I’m convinced that Freud and his descendents fall clearly within the process of the subjectivization of truth, of the consummation of Greek objectivism.  But where is one now going?  Where does what’s happening in the analytic schools take us?  I’ve always said, even to Diego, that one of the reasons for the richness of dialogues is reciprocal misunderstanding.  I’m always afraid of not correctly understanding what he says; I always suspect that he doesn’t correctly understand what I say, but in a certain sense it also functions this way.  It also functions this way, and this is a kind of example in corpore vili of an analytic group.  I think that if you misunderstand each other, you’re even more productive.  But in the end, the problem turns on this.  We can place the history of health, the search for health, in the context of a history of salvation that seems to me to be characterized as necessarily shifted towards a reduction of objective imperiousness.  Amicus Plato sed magis amica veritas, not amica veritas sed magis amicus Plato.  The problem could also be this: it might also be—I have to make at this point an acrobatic leap that I haven’t yet spelled out—that the discovery of the nexus truth/friendship necessarily remains pure relativism, if it’s not completed once again with an ontology of the reduction of imperiousness initiated by charity.  This is why, in my view, Christianity plays an important role in this reading of thought, of Heidegger, of Nietzsche, etc.  If I only discover that truth is reduced to friendship, I can also become Hitler; that is, simply become one who thinks that the struggle for truth is the struggle for the triumph of my group, race, class, over others, etc.  And it is, it actually was, this way.  Relativism can often give rise to a form of pure, explicit recurrence of the primitive struggle and, I must say, it can also give rise to liberalism, that is, to the idea that we must, for sheer convenience, organize ourselves in such a way as not to collide continually with one another.  Given that it’s easier to live in a world where one needn’t go around armed, always looking over one’s shoulder, let’s create spheres of freedom, let’s respect traffic laws. However, all this always comes up against everyone’s dissatisfaction.  If I see someone who, in my view, errs, I say, “Hmm, it’s probably someone who has a different mathematics than mine,” or I say, “If another counts in a manner unlike mine, is he only applying a different calculus, which I’ll possibly have to respect, or is he making a mistake?”  And we’re made in such a way that it’s difficult for us to accept a purely liberal society: let everyone mind their own business; let everyone keep to their own yard.  We accept it as a lesser evil when we have to organize a social order, but there is, of course, also the problem of reciprocal help, as if to say, “Is it possible you say this as well?”  Then there are all those situations that are not only monogamous:  one finds another person in the world with whom to live, and that’s no longer a liberal society; one could already call it a community.  But do we really live in just one community, our monogamous union, and the rest is a liberal society, each one keeping to his own yard?  There is an entire sphere of belonging, of affinity, etc. that is the lifeblood of our social life, and we cannot resign ourselves simply to thinking within the categories of respect for reciprocal spheres.

All this has to do with the project of salvation, that is, we must think of how we imagine, how we want, where we want to go, on the basis of where we are.  Certainly, if we were in a completely totalitarian world we might find ourselves hidden here, probably sharpening our knives or oiling our guns in order to free ourselves.  In this world we are at a point where we discover a direction, a guiding thread of the history of salvation that will allows us to make a living experiment of our communal and social lives, of the moments in which these two come into contact, or we are just servants of an order we don’t question, and it may even be that some are satisfied with the order they’re in.  This is also the problem of politics: who represents us?  Who represents the left, the right, the center?  Who are we? It seems to me that there are enough reasons for dissatisfaction with the social order—even if none of us are dying of hunger—to want to change it, not just to say, “Well, I’ll now get organized, I’ll try to earn a little more money, I’ll buy a nicer car…” However, this is all a problem of historical projects, of which the question of the specific project concerning health is, in some way, also a part.  For the rest, I do you no injustice—Diego, at least, would consider it an injustice—in simply considering you doctors, the kind of people one goes to in order to say, “My foot hurts, let’s see if you can set it right.”  Mind you, finding a good orthopedist is also always important!  But, let’s say that I think there’s a certain intolerance in the SGAI, certainly in Diego, towards a purely therapeutic conception of psychoanalysis.  And the problem then is: this intolerance also becomes part of a project of salvation, which is not simply a project of health.  In drawing out what’s contained in this intolerance, one will probably also find the problems I tried to discuss today.  For me, this discourse is important, not because one says, “It’s important to have made it.” No, it’s important because I want continually to develop it in a dialogue with people like you, who in principle and by hypothesis deal more with health than with salvation.  I hope it’s so, that it’s important for you as well and that something results from further dialogue.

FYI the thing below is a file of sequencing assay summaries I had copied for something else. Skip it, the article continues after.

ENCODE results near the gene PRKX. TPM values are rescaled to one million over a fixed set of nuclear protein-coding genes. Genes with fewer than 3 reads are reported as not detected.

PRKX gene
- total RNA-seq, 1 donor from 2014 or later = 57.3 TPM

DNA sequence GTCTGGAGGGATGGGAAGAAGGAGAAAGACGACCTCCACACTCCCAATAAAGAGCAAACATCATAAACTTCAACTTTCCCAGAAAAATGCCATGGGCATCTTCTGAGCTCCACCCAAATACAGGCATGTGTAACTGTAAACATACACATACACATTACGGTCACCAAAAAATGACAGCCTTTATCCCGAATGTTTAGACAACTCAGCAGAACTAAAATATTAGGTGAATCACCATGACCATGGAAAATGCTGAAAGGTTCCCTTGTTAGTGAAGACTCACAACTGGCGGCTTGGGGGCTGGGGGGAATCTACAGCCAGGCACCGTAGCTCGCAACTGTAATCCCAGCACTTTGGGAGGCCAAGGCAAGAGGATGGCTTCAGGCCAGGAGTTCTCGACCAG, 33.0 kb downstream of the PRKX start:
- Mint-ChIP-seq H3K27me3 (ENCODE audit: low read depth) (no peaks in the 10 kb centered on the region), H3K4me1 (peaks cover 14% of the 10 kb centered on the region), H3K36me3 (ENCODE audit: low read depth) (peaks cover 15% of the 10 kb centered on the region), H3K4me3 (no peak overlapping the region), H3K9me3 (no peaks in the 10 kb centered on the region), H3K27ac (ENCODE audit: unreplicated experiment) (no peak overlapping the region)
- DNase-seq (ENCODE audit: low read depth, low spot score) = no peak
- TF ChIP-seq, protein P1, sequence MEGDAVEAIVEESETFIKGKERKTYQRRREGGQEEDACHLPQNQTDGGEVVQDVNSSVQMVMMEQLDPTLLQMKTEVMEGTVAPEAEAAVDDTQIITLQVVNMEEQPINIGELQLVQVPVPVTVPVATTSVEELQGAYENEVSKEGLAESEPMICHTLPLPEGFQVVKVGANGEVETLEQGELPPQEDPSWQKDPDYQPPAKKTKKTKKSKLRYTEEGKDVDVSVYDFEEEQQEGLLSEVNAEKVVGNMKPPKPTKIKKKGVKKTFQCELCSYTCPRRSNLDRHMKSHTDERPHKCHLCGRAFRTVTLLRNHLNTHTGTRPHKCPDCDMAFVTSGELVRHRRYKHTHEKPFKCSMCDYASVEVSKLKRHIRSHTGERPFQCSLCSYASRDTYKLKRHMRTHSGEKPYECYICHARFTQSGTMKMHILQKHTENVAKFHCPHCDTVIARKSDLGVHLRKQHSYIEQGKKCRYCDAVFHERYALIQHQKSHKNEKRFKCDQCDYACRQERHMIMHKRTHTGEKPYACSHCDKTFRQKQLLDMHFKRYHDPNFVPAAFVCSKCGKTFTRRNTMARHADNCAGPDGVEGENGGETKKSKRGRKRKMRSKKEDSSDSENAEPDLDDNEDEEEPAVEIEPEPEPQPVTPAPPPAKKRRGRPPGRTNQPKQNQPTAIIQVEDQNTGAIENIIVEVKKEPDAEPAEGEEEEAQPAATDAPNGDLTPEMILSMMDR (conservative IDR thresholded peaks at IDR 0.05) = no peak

Napolitani, D. (1999), “Psychoanalysis has had its Day”, Journal of European psychoanalysis, 8-9, Winter-Fall 1999, pp. 21-42 []


[1] What follows is the transcript of the lecture given by Gianni Vattimo at the Italian Group-Analytic Society (SGAI) in Milan, April 11-12, 1999, as part of the seminar series on “Mind and Complexity”.


[2] Italian Group-Analytic Society.


[3] Luigi Pareyson (1918-1991), disciple of A. Guzzo and K. Jaspers, had the tenure of Esthetics at the University of Turin. Among his pupils, beyond Vattimo: Mario Perniola, Sergio Givone, Valerio Verra and Umberto Eco [Editor’s Note].


[4] Cf. Napolitani (1999).


[5] The author uses the single term salvezza which means both ‘safety’ and ‘salvation’ [Translator’s Note].


Gianni Vattimo, born in 1936, studied philosophy with Luigi Pareyson, Hans Georg Gadamer and Karl Löwith. He teaches theoretical philosophy at the University of Turin, Italy, and has taught as visiting professor in many universities in the US. He was a member of the European Parliament for Italy. Among his books published in English: The End of Modernity: Nihilism and Hermeneutics in Postmodern Culture (Baltimore: Johns Hopkins Univ. Press, 1991); The Transparent Society (Baltimore: Johns Hopkins Univ. Press, 1992); with A. Bonito Oliva, eds., James Lee Byars: The Perfect Thought (Distributed Art Publishers, 1992); The Adventures of Difference: Philosophy After Nietzsche and Heidegger (Parallax Re-Visions of Culture and Society) (Baltimore: Johns Hopkins Univ. Press, 1993); Beyond Interpretation: The Meaning of Hermeneutics for Philosophy (Palo Alto: Stanford Univ. Press, 1997); Consequences of Hermeneutics, Philosophy & Literary Theory Series (Prometheus Books, 1999); Belief (Palo Alto: Stanford Univ. Press, 2000); Nietzsche: An introduction (Palo Alto: Stanford Univ. Press, 2002); After Christianity (New York: Columbia Univ. Press, 2002).

Publication Date:

January 2, 2018 

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European Journal of Psychoanalysis